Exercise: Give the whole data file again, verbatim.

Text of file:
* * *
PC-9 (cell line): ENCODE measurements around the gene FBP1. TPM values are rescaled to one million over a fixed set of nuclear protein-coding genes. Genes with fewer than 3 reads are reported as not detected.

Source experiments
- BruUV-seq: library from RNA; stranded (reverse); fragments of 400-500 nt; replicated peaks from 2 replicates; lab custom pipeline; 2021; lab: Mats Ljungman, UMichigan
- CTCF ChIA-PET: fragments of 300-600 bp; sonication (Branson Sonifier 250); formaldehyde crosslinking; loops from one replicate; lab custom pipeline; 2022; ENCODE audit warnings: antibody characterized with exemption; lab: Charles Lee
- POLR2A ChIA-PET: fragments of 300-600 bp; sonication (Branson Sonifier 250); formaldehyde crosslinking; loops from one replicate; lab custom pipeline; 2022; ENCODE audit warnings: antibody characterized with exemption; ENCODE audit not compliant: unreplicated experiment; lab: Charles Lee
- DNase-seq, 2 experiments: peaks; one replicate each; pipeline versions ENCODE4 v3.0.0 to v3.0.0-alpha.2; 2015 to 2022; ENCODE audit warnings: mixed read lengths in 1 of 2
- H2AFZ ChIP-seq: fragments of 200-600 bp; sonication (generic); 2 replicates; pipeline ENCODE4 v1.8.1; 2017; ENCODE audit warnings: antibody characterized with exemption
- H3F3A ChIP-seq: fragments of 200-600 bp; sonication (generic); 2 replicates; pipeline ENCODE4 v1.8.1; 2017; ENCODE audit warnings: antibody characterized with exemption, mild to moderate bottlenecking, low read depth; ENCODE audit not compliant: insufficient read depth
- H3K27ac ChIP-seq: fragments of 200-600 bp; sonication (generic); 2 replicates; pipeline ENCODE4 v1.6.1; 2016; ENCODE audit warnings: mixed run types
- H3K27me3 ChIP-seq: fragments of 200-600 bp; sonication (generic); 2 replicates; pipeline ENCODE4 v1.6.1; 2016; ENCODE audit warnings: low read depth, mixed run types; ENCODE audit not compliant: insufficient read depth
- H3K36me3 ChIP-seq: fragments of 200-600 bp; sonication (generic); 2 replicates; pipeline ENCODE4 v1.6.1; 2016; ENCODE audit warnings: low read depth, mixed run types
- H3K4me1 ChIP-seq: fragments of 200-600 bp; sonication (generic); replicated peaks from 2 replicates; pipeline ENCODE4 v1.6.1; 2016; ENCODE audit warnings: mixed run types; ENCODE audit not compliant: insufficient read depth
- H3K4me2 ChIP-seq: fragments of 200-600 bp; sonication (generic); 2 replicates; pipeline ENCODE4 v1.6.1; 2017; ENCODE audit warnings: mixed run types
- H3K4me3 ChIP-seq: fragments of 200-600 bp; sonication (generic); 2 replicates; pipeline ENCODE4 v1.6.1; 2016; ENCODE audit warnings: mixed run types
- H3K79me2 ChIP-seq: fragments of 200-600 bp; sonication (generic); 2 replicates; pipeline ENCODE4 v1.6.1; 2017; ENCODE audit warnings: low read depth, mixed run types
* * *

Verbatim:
PC-9 (cell line): ENCODE measurements around the gene FBP1. TPM values are rescaled to one million over a fixed set of nuclear protein-coding genes. Genes with fewer than 3 reads are reported as not detected.

Source experiments
- BruUV-seq: library from RNA; stranded (reverse); fragments of 400-500 nt; replicated peaks from 2 replicates; lab custom pipeline; 2021; lab: Mats Ljungman, UMichigan
- CTCF ChIA-PET: fragments of 300-600 bp; sonication (Branson Sonifier 250); formaldehyde crosslinking; loops from one replicate; lab custom pipeline; 2022; ENCODE audit warnings: antibody characterized with exemption; lab: Charles Lee
- POLR2A ChIA-PET: fragments of 300-600 bp; sonication (Branson Sonifier 250); formaldehyde crosslinking; loops from one replicate; lab custom pipeline; 2022; ENCODE audit warnings: antibody characterized with exemption; ENCODE audit not compliant: unreplicated experiment; lab: Charles Lee
- DNase-seq, 2 experiments: peaks; one replicate each; pipeline versions ENCODE4 v3.0.0 to v3.0.0-alpha.2; 2015 to 2022; ENCODE audit warnings: mixed read lengths in 1 of 2
- H2AFZ ChIP-seq: fragments of 200-600 bp; sonication (generic); 2 replicates; pipeline ENCODE4 v1.8.1; 2017; ENCODE audit warnings: antibody characterized with exemption
- H3F3A ChIP-seq: fragments of 200-600 bp; sonication (generic); 2 replicates; pipeline ENCODE4 v1.8.1; 2017; ENCODE audit warnings: antibody characterized with exemption, mild to moderate bottlenecking, low read depth; ENCODE audit not compliant: insufficient read depth
- H3K27ac ChIP-seq: fragments of 200-600 bp; sonication (generic); 2 replicates; pipeline ENCODE4 v1.6.1; 2016; ENCODE audit warnings: mixed run types
- H3K27me3 ChIP-seq: fragments of 200-600 bp; sonication (generic); 2 replicates; pipeline ENCODE4 v1.6.1; 2016; ENCODE audit warnings: low read depth, mixed run types; ENCODE audit not compliant: insufficient read depth
- H3K36me3 ChIP-seq: fragments of 200-600 bp; sonication (generic); 2 replicates; pipeline ENCODE4 v1.6.1; 2016; ENCODE audit warnings: low read depth, mixed run types
- H3K4me1 ChIP-seq: fragments of 200-600 bp; sonication (generic); replicated peaks from 2 replicates; pipeline ENCODE4 v1.6.1; 2016; ENCODE audit warnings: mixed run types; ENCODE audit not compliant: insufficient read depth
- H3K4me2 ChIP-seq: fragments of 200-600 bp; sonication (generic); 2 replicates; pipeline ENCODE4 v1.6.1; 2017; ENCODE audit warnings: mixed run types
- H3K4me3 ChIP-seq: fragments of 200-600 bp; sonication (generic); 2 replicates; pipeline ENCODE4 v1.6.1; 2016; ENCODE audit warnings: mixed run types
- H3K79me2 ChIP-seq: fragments of 200-600 bp; sonication (generic); 2 replicates; pipeline ENCODE4 v1.6.1; 2017; ENCODE audit warnings: low read depth, mixed run types